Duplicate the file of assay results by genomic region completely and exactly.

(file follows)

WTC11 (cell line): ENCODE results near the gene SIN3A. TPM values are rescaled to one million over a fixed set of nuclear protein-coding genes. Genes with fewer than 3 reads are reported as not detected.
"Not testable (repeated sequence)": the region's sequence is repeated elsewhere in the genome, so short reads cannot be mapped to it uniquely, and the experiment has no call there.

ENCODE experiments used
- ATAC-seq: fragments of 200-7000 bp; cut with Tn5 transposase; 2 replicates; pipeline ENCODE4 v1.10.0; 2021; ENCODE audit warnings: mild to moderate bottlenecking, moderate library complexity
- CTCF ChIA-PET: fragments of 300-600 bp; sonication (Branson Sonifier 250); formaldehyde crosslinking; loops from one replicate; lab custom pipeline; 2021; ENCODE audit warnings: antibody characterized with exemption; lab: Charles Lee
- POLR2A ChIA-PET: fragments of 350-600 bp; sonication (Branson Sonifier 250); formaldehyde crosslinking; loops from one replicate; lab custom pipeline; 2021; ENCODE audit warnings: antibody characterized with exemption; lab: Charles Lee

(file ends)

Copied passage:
WTC11 (cell line): ENCODE results near the gene SIN3A. TPM values are rescaled to one million over a fixed set of nuclear protein-coding genes. Genes with fewer than 3 reads are reported as not detected.
"Not testable (repeated sequence)": the region's sequence is repeated elsewhere in the genome, so short reads cannot be mapped to it uniquely, and the experiment has no call there.

ENCODE experiments used
- ATAC-seq: fragments of 200-7000 bp; cut with Tn5 transposase; 2 replicates; pipeline ENCODE4 v1.10.0; 2021; ENCODE audit warnings: mild to moderate bottlenecking, moderate library complexity
- CTCF ChIA-PET: fragments of 300-600 bp; sonication (Branson Sonifier 250); formaldehyde crosslinking; loops from one replicate; lab custom pipeline; 2021; ENCODE audit warnings: antibody characterized with exemption; lab: Charles Lee
- POLR2A ChIA-PET: fragments of 350-600 bp; sonication (Branson Sonifier 250); formaldehyde crosslinking; loops from one replicate; lab custom pipeline; 2021; ENCODE audit warnings: antibody characterized with exemption; lab: Charles Lee